In 1864, Tilbury Fox described the contagious impetigo of children and infants. He called attention especially to the vesicular form which now appears in maternity wards. In 1891, Almquist showed that the infecting organism was a staphylococcus. In 1900, Matzenauer linked pemphigus neonatorum to impetigo contagiosa by proving the identity of the activating microbe. Animal inoculation generally failed, but in 1911, Landsteiner and his associates produced pemphigoid lesions in the chimpanzee.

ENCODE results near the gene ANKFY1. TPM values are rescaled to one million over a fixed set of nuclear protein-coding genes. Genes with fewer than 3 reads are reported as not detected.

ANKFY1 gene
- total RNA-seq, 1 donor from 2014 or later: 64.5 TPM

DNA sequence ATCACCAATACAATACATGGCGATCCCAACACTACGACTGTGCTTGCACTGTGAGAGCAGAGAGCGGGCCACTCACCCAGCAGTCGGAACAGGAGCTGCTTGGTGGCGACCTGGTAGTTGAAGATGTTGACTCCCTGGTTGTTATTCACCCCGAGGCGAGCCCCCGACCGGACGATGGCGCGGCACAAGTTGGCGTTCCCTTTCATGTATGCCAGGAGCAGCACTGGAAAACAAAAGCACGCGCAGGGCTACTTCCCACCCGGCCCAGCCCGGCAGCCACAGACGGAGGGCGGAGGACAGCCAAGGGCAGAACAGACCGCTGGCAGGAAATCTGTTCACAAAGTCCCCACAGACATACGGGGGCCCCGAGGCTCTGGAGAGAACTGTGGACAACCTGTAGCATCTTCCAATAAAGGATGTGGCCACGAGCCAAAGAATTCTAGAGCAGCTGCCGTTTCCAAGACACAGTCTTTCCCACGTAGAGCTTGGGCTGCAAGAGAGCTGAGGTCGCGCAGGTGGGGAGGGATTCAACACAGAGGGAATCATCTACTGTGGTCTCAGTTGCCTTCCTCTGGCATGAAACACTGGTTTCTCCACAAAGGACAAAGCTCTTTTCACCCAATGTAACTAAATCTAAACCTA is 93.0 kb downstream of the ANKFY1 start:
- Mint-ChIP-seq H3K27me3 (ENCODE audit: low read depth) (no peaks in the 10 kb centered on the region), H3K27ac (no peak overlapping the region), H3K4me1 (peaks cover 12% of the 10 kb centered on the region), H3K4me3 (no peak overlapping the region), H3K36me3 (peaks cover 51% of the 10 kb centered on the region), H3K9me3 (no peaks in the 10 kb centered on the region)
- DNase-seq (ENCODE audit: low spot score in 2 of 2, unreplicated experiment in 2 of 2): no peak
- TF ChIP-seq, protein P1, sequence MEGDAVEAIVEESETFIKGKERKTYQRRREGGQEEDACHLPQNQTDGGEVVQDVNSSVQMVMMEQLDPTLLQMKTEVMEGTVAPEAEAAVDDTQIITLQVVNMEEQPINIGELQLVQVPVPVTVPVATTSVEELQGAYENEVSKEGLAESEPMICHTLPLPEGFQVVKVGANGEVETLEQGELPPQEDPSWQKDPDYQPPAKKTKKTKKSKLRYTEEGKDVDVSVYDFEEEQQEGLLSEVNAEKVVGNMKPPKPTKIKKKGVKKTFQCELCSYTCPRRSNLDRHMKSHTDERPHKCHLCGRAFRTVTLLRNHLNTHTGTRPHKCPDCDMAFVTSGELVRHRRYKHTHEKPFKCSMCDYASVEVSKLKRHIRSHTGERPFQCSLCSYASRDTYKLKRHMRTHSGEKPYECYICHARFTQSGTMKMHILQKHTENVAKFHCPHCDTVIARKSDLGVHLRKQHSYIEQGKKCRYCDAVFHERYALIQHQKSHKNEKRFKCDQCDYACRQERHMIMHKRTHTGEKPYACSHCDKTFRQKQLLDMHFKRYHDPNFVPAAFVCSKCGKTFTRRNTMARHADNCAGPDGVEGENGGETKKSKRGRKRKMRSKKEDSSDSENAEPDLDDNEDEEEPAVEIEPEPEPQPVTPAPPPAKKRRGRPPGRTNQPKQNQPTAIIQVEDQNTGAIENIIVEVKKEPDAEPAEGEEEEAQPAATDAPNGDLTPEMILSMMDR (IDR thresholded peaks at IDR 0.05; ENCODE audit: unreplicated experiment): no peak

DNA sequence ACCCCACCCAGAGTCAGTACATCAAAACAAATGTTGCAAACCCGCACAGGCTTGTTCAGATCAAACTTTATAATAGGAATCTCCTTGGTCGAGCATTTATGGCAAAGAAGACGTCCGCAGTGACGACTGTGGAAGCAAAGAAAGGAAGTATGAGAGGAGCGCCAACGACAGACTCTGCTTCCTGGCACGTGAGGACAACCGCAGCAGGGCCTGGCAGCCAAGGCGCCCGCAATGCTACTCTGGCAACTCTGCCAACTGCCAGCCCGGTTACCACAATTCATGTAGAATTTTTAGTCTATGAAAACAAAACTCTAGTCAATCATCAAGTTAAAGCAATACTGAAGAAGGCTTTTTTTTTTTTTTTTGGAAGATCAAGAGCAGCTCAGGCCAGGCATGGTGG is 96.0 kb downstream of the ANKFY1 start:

With these several discoveries, the knowledge of impetigo remained about the same until 1917. Curiously, in the fifty-three years that elapsed after its recognition by Fox, particular attention was not called to the disease in any widespread epidemic. In 1917, however, as a questionnaire verified, this condition, hitherto rare and sporadic, suddenly changed its type and appeared in more or less virulent epidemics. Few maternity cases were exempt, and some physicians who had not had any experience with impetigo as a nursery problem were overwhelmed by the flood of cases. Everywhere nurseries were treated like hospitals for contagious diseases, but only with partial success. Many were closed entirely, and others should have been.